## NEW! Link to our POST on how to download Scripta Minoa on academia.edu here

NEW! Link to our POST on how to download *Scripta Minoa* on academia.edu here.

`Just click on: How to download Sir Arthur Evan’s Scripta Minoa, Volumes 1 & 2, Linear B, in their entirety.pdf:`

and you will immediately be taken to the page on which the article appears, here:

If you are interested in *Scripta Minoa* by Sir Arthur Evans at all, you will definitely want to download these 2 volumes, *Scripta Minoa*, Volume 1 and 2. The Linear B tablets all appear in Volume 2.

Converting Linear B into ancient Greek: Rule 5, neuter gender: The table above makes it painfully obvious that archaic Greek neuter nouns MUST end in n, and there is no exception to this rule. It is impossible for Linear B to express this final n, because Linear B is a syllabary, and in a syllabary all words can end only in a vowel. But in archaic and ancient Greek, all neuter words MUST end with n. Rule 5 (neuter) is similar to Rule 4 (masculine), except for the final letter, which is j for masculine is n for neuter. This is the last rule for July 2018.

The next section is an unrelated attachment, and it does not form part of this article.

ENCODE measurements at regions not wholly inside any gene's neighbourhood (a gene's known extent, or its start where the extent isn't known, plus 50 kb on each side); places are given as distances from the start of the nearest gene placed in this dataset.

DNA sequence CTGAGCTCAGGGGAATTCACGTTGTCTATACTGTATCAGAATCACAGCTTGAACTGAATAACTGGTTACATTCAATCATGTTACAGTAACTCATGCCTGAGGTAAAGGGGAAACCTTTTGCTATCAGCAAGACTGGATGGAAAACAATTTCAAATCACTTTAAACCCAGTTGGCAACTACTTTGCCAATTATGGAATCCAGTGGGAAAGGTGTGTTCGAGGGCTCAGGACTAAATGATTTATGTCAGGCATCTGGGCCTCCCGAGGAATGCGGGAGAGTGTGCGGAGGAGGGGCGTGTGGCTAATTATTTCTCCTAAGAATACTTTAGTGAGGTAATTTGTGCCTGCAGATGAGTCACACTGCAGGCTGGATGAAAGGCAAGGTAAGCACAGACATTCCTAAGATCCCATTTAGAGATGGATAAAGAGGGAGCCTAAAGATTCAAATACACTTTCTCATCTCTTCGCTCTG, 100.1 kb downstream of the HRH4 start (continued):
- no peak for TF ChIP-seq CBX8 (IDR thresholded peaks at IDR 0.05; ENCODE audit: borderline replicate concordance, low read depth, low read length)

Converting Linear B into ancient Grreek: Rule 4, masculine gender: The table above makes it painfully obvious that archaic Greek masculine nouns MUST end in j, and there is no exception to this rule. It is impossible for Linear B to express this final j, because Linear B is a syllabary, and in a syllabary all words can end only in a vowel. But in archaic and ancient Greek, all masculine words MUST end with j.

Linear B R to ancient Greek l, Rule 3b, not quite so intuitive but still easy! Rule 3b is as almost as easy as Rule 3a. In Rule 3b Linear B R always = ancient Greek l. This is because there is no L series of syllabograms in Linear B, i.e. no LA LE LI LO LU, so the only way to express L in Linear B is through the R series, RA RE RI RO RU.